20 Feb How To Vet An Influencer Before Working With Them
The influencer business is worth approximately $1 billion annually. That represents thousands of individual agreements and partnerships, but it’s built on shaky ground. Social media influencers are a relatively new phenomenon and the market is completely unregulated. Influencers are often compensated based on the number of followers they have on their accounts, so it’s in their interest to have as many as possible. Unfortunately, likes and follows can be bought and sold to increase these figures, and often they are provided by automated or ‘bot’ accounts.
It’s impossible to quantify the number of false or bot accounts on social networks. Because of this, some marketers hesitate to call influencer campaigns effective – after all, if you are paying to show your product to thousands of unmonitored, automated accounts, where is the potential for ROI? On the other hand, it’s undeniable that influencer campaigns done right can be extremely profitable.
So, if you decide to invest some of the budget on influencers, what should you do to increase the chances that the investment is worth it? It’s critical to vet your potential partners closely to better estimate the value of a new partnership, and it goes far beyond the numbers alone.
How to tell if an influencer’s followers are real
Your initial research for potential influencers may be based purely on follower numbers. When you’ve got a list of accounts on hand, it’s time to look a little closer. Get an idea of engagement rates and see how it compares against influencers with similar numbers. For example, if an account has thousands of followers but less than 100 engagements per post it could be a sign of follower inflation.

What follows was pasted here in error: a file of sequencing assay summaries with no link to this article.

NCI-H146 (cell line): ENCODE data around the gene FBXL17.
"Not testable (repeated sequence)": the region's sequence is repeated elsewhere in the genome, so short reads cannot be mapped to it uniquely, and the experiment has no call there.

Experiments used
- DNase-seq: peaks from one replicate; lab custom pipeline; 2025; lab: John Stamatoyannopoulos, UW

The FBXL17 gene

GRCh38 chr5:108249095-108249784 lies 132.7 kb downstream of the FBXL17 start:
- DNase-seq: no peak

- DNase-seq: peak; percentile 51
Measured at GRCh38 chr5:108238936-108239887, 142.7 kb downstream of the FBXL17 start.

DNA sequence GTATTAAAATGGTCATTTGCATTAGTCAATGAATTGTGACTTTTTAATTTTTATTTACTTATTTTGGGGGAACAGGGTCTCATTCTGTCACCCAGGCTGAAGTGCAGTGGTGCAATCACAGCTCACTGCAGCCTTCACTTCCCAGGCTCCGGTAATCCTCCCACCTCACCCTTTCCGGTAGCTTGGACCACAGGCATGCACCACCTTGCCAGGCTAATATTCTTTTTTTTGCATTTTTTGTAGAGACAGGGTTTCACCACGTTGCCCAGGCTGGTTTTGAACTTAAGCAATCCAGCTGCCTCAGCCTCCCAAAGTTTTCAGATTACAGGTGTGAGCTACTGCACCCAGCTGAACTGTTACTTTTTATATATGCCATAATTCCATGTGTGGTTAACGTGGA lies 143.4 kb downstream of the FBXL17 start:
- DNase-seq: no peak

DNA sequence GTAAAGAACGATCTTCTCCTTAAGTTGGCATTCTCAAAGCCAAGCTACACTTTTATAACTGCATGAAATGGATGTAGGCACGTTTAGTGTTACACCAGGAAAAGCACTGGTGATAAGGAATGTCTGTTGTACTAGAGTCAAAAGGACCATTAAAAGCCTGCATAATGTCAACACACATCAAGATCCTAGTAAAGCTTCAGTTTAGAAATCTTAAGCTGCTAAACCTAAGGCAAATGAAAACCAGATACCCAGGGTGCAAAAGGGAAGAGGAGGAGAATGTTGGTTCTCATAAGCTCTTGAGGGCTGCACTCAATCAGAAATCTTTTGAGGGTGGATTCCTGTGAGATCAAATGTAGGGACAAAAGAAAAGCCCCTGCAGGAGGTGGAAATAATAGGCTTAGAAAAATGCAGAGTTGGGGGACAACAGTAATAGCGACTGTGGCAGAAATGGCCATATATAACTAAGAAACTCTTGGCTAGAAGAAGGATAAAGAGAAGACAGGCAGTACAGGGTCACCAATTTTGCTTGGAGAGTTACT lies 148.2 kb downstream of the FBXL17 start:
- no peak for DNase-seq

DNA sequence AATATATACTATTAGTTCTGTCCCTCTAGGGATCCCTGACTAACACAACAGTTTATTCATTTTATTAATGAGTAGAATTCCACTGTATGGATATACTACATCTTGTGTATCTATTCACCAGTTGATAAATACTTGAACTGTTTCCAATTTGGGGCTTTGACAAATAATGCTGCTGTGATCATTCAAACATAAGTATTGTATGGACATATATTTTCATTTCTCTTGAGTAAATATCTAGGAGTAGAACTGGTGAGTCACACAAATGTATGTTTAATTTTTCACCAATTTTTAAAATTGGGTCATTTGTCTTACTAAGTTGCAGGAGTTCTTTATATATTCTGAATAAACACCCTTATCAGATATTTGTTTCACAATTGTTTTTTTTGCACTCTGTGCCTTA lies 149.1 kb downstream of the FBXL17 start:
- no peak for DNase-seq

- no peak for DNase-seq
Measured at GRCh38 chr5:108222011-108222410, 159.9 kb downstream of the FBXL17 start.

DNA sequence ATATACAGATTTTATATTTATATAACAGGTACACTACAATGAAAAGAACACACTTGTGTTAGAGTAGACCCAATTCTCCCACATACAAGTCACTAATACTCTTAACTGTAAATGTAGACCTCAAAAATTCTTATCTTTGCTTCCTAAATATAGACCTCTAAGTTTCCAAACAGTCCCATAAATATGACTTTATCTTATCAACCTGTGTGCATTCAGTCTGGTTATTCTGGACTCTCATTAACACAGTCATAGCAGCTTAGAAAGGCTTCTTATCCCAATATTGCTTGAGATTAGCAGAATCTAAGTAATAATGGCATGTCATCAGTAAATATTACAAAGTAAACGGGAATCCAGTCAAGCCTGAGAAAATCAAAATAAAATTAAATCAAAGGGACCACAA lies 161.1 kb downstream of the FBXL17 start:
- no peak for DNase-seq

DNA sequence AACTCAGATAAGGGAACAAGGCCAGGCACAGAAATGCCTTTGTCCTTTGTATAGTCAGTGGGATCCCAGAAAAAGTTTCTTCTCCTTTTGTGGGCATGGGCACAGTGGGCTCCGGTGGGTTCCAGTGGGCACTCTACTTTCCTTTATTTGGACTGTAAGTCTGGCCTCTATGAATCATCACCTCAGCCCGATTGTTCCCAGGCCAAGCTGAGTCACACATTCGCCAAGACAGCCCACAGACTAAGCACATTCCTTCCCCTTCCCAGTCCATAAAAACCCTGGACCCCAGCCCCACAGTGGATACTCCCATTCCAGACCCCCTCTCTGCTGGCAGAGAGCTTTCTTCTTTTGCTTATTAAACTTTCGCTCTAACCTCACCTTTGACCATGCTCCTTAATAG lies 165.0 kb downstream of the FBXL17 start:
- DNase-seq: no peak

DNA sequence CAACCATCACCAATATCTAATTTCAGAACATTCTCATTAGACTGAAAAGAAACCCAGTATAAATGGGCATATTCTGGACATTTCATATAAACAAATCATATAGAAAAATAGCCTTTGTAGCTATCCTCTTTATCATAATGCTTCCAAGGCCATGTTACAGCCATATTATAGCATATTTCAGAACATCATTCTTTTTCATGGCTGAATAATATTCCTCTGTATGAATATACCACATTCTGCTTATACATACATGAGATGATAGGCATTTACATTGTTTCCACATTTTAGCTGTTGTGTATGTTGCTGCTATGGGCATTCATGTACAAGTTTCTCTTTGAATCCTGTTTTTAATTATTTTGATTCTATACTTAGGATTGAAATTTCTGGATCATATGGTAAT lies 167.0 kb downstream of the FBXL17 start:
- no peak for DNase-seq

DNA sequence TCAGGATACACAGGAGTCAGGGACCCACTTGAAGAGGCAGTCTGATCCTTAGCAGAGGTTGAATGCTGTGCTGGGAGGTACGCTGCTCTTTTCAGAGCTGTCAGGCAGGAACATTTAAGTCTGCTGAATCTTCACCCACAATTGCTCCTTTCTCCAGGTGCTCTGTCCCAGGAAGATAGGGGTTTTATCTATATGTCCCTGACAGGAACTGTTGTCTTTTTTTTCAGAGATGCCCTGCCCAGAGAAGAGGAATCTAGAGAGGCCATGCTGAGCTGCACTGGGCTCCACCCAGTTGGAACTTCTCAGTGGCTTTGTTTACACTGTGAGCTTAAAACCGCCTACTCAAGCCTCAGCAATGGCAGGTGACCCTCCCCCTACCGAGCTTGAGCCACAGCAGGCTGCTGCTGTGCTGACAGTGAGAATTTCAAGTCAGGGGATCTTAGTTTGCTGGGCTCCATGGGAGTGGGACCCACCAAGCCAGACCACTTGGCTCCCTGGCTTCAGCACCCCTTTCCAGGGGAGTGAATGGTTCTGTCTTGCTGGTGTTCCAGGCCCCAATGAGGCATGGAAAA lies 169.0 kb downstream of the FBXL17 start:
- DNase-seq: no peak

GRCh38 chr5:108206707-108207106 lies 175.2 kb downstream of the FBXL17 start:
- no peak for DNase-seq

Engagement matters – often more than follower figures alone. This is particularly relevant if you’re advertising to niche markets. The absolute follower numbers may be smaller but often they have deeply engaged followers that are more willing to act on recommendations and endorsements. No matter the figures, it’s smart to look at their other social media accounts to see what engagement is like across the platforms. An authentic influencer should have deep engagement and connection on every platform they can be found on including YouTube, Facebook, LinkedIn and Twitter. Influencers that misrepresent their follower numbers can be more likely to isolate their social media presence to one channel.
Look back through the posts of potential account partners. Have they collaborated with brands before? What was the engagement like on those sponsored posts? Did their community react and engage? Understanding previous performance will help guide you toward effective partnerships on social media.
It’s possible to make influencer partnerships work. Be prepared to look beyond the raw numbers and see how they actually influence their followers. Genuine engagement is worth far more in the long run.